Wexler & Hall: Overcast Weather and Contrast

From American Cinematographer, Island of Lost Souls interview by Conrad Hall, ASC (July 1999)

Hall: "I actually didn't realize the effect that the overall look of Limbo had on me until I was walking out of the theater and thought about how nice it was to finally feel sunshine. The film had a kind of pervasively claustrophobic gloom that lent to the quality of the character's lives. There's something about the sun hitting your face that makes the you feel wonderful. As you said, though, that feeling wasn't something you waited for-- it was created by the 'gaffer in the sky.' Did you shoot when the sun was out too?"

Wexler: "As you know Conrad, in a way it can be easier to have overcast light for exteriors..."

Hall: "I'm not sure if I agree with that, actually. I think it's harder to get contrast in overcast conditions, and I'm always interested in contrast. The only contrast you do get on an overcast day is color contrast-- blue against green, for example. If I had a day like that, I'd throw a large black over the actors and put them in a darker silhouette against the brighter background in order to change the almost pervasive beauty of the situation, because the [natural scenery] is so colorful. In a way, the colors can be more saturated in that even, overcast light-- unless, of course, one overexposes the way you did."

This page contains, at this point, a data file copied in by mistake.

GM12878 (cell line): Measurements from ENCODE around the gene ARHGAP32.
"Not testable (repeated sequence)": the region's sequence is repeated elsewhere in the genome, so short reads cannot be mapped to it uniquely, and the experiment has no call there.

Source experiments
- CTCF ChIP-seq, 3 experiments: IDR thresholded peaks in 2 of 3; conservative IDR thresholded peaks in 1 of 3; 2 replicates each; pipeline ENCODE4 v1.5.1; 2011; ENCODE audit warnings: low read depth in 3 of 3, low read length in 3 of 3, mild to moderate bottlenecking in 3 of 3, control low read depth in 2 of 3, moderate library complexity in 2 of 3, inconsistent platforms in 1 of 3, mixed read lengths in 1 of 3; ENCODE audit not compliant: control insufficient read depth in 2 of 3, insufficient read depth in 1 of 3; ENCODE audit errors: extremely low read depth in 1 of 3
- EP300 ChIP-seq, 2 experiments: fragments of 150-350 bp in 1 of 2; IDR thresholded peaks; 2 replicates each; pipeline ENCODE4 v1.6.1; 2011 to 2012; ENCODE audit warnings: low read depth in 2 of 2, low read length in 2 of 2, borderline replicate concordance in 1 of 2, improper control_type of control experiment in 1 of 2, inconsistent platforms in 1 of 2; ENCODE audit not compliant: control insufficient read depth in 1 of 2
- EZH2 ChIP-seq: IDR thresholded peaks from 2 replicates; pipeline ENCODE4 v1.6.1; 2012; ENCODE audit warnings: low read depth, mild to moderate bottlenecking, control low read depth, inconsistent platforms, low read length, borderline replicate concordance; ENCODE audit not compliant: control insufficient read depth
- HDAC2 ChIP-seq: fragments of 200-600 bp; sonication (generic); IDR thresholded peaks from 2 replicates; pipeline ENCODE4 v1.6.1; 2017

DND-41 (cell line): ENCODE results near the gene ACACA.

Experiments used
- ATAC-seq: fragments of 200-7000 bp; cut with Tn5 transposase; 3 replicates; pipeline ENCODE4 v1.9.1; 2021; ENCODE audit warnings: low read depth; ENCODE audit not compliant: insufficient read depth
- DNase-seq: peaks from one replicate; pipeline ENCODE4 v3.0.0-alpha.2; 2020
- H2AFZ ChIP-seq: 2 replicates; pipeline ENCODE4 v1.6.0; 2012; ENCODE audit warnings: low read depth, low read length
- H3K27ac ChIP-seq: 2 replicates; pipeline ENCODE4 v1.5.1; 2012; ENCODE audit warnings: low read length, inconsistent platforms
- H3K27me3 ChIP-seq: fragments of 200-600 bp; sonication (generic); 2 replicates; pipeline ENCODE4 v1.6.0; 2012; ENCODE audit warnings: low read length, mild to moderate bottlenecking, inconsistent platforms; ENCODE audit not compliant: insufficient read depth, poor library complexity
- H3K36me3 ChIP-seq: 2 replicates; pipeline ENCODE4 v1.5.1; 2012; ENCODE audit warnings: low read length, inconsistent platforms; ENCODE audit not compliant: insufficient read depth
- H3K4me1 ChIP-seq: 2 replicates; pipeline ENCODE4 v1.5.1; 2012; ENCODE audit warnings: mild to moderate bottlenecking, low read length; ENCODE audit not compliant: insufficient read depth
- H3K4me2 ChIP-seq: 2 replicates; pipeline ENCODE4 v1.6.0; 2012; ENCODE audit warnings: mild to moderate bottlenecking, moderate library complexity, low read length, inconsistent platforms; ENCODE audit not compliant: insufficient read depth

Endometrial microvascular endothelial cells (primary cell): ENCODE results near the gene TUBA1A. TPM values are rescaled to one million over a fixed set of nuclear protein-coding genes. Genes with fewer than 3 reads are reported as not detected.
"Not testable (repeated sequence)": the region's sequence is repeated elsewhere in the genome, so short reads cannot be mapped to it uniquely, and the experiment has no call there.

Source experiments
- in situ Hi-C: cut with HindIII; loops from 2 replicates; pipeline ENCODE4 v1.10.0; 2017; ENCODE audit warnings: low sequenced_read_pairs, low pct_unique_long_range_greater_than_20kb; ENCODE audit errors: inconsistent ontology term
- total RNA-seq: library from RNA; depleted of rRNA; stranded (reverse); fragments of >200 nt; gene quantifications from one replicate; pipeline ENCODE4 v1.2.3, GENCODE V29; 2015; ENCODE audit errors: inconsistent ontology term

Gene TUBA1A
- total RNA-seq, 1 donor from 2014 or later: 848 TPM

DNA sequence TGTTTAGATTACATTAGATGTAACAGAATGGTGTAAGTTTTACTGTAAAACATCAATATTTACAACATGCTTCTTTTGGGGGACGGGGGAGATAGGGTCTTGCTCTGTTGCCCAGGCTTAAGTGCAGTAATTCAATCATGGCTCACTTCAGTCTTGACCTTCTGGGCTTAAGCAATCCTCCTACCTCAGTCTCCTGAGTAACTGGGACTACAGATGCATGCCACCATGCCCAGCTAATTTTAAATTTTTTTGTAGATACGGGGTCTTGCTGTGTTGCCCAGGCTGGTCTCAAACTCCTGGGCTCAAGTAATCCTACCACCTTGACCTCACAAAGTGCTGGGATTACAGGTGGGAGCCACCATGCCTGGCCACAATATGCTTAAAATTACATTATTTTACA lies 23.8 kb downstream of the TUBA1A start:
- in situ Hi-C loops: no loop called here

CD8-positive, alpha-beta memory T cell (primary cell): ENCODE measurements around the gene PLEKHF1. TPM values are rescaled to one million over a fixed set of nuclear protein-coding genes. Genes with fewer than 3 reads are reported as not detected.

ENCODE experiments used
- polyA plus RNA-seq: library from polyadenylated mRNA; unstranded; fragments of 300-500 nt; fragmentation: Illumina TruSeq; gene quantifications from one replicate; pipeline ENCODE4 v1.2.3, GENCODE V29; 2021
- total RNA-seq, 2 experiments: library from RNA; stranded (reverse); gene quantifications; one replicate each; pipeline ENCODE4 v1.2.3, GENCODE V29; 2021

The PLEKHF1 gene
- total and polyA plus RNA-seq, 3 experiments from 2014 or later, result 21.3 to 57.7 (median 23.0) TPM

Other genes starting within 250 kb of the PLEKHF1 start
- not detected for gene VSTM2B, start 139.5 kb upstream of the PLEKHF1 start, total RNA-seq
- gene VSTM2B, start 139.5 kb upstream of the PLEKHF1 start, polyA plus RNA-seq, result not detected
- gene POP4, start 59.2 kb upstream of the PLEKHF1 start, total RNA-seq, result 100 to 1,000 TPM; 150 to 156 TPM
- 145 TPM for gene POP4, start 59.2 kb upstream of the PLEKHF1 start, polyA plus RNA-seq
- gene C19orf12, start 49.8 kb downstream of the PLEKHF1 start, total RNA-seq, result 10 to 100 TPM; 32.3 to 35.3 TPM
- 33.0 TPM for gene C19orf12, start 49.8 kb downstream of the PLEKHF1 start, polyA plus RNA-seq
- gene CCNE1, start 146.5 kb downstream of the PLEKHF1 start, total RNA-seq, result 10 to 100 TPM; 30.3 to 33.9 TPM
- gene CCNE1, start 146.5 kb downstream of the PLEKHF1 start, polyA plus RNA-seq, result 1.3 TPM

- Haskel Wexler, ASC & Conrad Hall, ASC

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